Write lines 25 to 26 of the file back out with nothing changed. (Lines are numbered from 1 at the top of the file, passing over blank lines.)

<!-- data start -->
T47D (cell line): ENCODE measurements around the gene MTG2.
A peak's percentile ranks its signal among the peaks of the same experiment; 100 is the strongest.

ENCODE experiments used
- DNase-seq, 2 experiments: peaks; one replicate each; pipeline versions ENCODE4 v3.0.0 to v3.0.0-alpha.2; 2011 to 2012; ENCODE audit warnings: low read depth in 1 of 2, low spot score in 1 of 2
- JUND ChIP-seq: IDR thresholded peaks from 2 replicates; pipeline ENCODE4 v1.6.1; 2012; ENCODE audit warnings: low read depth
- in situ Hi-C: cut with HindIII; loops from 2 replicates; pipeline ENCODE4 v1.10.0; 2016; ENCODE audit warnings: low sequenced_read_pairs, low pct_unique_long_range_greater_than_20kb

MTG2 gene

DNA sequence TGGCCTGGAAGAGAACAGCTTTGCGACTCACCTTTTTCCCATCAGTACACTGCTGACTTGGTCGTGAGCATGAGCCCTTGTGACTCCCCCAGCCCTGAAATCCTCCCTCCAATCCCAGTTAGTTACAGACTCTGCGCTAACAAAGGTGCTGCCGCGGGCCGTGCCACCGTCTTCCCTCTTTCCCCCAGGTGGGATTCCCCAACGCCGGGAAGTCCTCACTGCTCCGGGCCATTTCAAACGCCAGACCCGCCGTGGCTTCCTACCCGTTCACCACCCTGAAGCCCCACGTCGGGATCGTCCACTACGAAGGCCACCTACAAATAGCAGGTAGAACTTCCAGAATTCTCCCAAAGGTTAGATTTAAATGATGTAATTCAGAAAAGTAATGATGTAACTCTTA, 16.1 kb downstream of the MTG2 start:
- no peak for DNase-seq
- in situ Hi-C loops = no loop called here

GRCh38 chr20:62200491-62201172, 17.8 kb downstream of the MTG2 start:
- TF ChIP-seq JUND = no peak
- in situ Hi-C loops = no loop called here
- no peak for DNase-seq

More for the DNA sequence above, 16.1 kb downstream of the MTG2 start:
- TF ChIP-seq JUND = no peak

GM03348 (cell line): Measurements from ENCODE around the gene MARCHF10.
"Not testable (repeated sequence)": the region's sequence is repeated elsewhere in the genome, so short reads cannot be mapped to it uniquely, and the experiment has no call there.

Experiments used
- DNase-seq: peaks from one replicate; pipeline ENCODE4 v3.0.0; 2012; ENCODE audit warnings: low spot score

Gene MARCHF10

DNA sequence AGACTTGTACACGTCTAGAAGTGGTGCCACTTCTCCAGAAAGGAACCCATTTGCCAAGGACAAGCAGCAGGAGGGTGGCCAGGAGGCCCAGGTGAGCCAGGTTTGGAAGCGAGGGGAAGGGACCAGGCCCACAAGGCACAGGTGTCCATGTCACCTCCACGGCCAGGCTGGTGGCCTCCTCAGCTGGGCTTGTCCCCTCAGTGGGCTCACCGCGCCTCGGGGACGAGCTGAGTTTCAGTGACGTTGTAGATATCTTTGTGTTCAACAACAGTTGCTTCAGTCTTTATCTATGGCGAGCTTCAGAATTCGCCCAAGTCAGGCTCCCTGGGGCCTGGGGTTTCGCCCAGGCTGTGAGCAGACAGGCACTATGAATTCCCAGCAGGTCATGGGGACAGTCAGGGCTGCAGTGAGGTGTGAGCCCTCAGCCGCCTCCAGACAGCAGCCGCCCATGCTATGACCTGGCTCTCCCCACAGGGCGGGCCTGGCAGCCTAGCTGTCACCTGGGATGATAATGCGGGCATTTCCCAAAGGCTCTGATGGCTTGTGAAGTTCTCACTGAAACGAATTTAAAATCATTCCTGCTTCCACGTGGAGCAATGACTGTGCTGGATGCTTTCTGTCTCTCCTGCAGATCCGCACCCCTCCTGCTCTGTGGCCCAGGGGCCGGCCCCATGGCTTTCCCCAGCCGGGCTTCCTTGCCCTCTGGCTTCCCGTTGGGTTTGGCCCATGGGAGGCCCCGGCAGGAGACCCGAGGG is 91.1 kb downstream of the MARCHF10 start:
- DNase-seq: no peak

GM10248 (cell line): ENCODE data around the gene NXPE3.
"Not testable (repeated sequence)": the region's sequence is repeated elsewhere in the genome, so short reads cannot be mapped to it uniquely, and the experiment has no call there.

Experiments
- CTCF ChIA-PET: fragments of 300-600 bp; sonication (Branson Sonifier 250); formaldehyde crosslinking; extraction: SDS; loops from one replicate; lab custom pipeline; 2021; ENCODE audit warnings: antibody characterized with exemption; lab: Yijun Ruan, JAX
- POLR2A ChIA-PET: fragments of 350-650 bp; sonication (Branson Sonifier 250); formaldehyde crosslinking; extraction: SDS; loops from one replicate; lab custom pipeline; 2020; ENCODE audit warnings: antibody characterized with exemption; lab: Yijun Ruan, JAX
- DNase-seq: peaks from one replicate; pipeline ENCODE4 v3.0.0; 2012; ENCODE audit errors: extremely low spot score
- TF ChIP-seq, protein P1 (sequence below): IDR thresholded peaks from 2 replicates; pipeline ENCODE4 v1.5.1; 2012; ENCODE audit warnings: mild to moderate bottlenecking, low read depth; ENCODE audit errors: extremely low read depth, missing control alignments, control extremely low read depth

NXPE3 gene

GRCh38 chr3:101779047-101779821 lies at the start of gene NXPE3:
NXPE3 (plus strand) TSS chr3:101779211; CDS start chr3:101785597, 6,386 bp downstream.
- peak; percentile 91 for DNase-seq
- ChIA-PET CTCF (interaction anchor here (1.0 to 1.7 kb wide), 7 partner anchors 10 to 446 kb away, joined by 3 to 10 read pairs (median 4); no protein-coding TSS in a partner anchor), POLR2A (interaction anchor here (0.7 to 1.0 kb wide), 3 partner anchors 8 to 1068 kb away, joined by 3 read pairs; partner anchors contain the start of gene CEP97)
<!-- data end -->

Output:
"Not testable (repeated sequence)": the region's sequence is repeated elsewhere in the genome, so short reads cannot be mapped to it uniquely, and the experiment has no call there.

Experiments